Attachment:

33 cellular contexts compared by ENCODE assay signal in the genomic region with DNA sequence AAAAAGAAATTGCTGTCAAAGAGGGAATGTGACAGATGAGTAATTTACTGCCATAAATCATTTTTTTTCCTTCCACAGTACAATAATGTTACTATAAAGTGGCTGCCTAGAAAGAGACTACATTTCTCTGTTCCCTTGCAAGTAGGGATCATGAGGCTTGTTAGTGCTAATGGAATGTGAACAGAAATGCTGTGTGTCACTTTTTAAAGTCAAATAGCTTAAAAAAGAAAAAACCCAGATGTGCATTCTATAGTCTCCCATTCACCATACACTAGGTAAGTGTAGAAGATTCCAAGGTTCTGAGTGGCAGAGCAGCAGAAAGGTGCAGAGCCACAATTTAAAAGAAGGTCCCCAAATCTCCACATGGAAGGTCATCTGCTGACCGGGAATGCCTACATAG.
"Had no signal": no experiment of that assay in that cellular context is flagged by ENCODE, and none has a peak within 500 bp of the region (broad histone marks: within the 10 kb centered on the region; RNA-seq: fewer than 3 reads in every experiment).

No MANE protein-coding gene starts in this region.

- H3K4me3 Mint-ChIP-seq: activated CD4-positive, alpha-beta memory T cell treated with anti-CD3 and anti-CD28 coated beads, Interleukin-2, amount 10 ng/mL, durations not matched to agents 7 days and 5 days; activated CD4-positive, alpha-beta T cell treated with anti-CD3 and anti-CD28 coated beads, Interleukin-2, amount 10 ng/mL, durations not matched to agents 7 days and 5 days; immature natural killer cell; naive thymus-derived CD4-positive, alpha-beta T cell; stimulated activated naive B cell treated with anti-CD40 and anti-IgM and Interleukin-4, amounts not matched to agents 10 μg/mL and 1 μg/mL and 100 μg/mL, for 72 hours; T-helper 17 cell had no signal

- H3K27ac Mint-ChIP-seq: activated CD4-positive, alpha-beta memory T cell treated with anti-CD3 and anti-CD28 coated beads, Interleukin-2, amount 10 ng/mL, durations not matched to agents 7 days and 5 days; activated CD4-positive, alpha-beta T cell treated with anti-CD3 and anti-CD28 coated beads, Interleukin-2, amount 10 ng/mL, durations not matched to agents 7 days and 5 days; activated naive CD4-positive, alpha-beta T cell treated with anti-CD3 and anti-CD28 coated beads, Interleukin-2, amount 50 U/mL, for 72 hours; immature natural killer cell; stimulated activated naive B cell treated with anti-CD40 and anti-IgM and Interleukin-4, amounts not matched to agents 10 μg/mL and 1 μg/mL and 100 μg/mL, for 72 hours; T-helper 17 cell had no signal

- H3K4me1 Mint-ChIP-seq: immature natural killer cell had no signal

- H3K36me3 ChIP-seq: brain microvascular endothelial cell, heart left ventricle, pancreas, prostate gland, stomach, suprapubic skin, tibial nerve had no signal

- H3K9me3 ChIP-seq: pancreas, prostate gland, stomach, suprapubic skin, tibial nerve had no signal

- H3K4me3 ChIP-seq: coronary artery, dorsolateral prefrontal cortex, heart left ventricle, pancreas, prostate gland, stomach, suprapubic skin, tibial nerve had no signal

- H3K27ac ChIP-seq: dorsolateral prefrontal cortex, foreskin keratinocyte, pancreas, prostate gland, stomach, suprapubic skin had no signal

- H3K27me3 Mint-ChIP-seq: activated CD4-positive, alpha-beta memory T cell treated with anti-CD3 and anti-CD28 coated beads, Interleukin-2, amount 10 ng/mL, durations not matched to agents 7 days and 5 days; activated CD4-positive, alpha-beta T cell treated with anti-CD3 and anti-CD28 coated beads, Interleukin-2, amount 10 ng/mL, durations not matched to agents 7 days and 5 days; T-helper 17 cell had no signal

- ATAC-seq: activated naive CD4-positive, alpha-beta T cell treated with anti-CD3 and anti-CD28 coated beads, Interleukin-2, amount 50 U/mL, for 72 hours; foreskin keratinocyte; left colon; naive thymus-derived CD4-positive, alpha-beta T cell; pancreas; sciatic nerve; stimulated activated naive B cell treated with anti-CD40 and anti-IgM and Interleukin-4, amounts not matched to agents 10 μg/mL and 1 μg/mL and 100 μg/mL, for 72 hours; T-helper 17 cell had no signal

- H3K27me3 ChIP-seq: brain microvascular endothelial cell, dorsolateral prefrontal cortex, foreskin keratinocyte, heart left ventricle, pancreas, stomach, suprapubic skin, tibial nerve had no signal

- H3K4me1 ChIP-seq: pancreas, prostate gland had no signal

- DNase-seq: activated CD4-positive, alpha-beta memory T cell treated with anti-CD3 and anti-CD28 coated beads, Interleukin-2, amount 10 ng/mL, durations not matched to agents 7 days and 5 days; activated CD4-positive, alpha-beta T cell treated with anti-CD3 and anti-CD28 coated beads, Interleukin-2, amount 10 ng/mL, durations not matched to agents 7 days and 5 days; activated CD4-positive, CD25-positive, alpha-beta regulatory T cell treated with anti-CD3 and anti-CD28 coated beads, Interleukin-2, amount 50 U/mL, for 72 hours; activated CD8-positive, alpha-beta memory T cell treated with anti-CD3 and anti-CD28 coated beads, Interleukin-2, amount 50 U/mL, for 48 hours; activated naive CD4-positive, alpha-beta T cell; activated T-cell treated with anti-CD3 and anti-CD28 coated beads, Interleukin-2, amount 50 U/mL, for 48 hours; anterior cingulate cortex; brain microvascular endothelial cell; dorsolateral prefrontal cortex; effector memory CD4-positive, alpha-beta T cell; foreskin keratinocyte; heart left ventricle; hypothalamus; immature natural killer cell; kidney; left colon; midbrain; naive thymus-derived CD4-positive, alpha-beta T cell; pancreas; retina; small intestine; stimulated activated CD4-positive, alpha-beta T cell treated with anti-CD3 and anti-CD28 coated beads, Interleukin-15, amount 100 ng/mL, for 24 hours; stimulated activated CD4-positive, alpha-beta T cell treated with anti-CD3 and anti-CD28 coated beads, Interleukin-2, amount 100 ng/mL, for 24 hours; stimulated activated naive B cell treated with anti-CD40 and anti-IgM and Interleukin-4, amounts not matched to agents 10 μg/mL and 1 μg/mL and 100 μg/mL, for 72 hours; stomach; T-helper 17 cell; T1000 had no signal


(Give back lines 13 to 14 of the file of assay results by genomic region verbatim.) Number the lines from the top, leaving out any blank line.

- H3K27me3 ChIP-seq: brain microvascular endothelial cell, dorsolateral prefrontal cortex, foreskin keratinocyte, heart left ventricle, pancreas, stomach, suprapubic skin, tibial nerve had no signal

- H3K4me1 ChIP-seq: pancreas, prostate gland had no signal